I am very excited today to be able to bring you an interview with my very own cousin, Alison Pick, about her most recent novel, Far to Go, published just recently by House of Anansi Press. It can be ordered from Canada, and will be released in the States by Harper Perennial in summer, 2011. Don’t sorry, I will be reminding you when it comes out in the States! Far to Go, inspired in part by the lives of my grandparents and my father, is the story of one Jewish family’s experiences during the lead-up to the Nazi occupation in 1939 in Czechoslovakia. Paul and Annaliese Bauer are affluent, secular Jews whose lives are turned upside down by the arrival of the German forces. Desperate to save themselves, they manage to secure a place for their six-year-old son, Pepik, on a Kindertransport to England. Far to Go is also the story of how what happened to the Bauers is remembered by those who survived, and the stories that are told about them.
The events of 1938 and 1939 unfold through the eyes of Marta, the governess, a woman uncertain of her own origins. Why did you decide to make her the viewpoint character?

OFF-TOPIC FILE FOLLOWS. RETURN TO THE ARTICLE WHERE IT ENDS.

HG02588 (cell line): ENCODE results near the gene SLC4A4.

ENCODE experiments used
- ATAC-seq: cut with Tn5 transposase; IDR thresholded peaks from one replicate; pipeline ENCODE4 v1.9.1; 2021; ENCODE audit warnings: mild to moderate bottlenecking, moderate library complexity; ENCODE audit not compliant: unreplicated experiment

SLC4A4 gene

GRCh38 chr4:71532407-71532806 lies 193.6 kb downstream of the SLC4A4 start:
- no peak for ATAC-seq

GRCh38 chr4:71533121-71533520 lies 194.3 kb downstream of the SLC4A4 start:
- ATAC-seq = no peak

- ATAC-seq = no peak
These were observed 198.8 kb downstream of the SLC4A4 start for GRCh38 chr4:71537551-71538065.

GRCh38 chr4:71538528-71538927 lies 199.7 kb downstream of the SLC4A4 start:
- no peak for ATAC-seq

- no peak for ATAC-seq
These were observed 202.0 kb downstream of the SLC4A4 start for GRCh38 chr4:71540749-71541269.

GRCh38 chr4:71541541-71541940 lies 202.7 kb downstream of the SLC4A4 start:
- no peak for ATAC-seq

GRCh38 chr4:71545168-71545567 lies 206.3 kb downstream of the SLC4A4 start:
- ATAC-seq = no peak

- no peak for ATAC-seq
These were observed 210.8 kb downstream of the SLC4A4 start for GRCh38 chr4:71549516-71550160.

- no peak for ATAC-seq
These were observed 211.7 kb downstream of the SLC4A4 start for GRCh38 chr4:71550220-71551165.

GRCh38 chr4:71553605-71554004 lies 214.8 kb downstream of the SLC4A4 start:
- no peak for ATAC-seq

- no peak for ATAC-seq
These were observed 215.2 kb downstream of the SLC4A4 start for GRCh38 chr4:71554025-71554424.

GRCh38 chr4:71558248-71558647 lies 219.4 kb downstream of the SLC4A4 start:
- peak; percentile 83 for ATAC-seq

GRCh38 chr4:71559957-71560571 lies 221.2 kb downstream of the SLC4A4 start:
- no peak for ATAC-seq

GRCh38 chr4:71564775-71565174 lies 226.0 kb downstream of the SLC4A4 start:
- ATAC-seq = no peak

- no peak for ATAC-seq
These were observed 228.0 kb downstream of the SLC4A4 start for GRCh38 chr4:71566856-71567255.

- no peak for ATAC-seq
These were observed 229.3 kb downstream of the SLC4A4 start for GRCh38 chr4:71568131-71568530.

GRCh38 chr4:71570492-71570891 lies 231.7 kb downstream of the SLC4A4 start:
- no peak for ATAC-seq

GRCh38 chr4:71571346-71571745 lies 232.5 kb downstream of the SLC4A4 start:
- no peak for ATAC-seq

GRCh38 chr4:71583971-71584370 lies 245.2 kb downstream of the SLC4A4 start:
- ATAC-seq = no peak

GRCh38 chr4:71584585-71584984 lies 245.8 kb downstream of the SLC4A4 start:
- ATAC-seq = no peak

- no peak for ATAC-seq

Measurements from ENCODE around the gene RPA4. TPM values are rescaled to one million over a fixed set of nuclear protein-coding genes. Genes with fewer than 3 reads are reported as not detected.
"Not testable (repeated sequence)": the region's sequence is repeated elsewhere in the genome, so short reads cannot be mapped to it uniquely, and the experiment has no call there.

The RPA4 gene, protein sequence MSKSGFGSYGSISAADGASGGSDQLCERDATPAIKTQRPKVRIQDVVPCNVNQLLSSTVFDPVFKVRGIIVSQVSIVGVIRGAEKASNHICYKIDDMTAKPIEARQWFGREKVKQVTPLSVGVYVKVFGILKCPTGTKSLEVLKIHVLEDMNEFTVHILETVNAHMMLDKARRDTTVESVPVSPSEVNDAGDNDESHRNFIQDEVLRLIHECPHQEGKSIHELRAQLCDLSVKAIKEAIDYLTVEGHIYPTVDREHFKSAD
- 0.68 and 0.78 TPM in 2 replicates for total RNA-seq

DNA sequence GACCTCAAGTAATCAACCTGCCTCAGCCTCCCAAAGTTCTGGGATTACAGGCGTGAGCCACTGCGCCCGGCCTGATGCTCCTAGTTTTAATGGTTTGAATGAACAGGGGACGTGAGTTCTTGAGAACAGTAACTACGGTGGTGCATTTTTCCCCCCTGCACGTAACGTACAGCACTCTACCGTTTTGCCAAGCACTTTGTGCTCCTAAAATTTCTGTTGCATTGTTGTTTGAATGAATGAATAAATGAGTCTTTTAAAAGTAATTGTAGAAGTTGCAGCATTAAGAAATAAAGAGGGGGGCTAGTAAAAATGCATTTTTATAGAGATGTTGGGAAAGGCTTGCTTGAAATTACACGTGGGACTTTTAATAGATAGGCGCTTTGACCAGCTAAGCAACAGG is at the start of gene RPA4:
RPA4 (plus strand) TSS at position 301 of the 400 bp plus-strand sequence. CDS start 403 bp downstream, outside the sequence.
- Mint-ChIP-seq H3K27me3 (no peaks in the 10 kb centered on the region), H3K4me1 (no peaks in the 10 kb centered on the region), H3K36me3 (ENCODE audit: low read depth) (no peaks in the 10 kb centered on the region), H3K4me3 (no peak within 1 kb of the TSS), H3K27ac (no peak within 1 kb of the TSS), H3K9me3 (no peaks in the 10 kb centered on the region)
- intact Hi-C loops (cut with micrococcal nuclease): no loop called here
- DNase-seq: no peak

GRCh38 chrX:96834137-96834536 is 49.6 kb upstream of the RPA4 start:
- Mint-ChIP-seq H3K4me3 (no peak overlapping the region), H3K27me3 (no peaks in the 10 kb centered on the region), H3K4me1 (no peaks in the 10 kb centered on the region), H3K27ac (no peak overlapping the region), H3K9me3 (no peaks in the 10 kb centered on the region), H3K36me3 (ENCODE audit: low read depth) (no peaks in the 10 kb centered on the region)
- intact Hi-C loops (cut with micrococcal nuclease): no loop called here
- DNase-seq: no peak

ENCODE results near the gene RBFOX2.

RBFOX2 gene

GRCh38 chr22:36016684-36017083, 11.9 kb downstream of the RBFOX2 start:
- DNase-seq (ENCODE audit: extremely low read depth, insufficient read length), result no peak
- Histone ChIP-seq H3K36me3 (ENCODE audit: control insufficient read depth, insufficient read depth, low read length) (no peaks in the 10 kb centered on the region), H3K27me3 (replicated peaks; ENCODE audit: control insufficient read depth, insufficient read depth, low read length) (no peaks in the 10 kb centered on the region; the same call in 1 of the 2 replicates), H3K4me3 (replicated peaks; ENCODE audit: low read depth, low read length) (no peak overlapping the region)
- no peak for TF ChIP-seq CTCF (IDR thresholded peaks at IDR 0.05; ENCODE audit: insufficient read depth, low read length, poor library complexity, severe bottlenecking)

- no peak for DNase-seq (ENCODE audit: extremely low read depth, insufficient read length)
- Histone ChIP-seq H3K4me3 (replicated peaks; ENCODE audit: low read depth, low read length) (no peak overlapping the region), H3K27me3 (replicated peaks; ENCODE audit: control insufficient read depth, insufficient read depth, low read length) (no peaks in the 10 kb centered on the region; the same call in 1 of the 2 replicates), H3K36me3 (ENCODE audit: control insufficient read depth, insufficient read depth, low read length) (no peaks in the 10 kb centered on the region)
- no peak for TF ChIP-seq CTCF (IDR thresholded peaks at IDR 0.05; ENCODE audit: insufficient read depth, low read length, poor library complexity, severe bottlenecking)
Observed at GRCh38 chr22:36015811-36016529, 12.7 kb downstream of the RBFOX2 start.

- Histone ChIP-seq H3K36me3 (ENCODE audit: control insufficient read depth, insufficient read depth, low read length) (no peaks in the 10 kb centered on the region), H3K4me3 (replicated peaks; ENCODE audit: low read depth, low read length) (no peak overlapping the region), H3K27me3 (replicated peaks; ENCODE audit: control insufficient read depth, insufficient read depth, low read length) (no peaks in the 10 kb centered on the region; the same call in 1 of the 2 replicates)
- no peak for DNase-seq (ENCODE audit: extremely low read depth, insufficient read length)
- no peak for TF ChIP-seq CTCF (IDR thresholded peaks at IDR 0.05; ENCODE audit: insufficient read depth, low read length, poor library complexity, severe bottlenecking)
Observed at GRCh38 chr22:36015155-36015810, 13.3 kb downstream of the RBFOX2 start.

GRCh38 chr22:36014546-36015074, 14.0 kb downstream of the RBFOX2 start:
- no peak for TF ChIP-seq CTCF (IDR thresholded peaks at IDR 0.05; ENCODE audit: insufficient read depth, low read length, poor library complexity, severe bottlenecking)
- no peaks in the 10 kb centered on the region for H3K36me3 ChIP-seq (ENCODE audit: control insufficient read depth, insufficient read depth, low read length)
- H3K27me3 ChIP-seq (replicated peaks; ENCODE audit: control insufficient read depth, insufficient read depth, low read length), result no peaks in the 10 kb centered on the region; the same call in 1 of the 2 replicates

Good question. Truthfully I can almost never remember why I did anything in a particular way, beyond the fact that it felt intuitively right. But the idea of an unreliable narrator was appealing. I often turn to Jack Hodgins’ ‘A Passion for Narrative,’ – my novelists’ bible – and I think it was his suggestion to view the main characters, in my case Pavel and Anneliese, through outside eyes. That said, through the process of writing Marta grew to become a main character herself. She is a liminal character, not Jewish but close with Jews (and, as you point out, unsure of her origins, so with the possibility of being one); not the mother of a child sent away but close enough to understand a mother’s perspective. She is both on the Bauers’ side and, if only accidentally, against them. I wanted this tension to work in concert with the plot so the reader wouldn’t be certain what they could trust. The desire to keep reading would be to discover how the story turns out but also how Marta—who is still young and naïve—resolves as a person.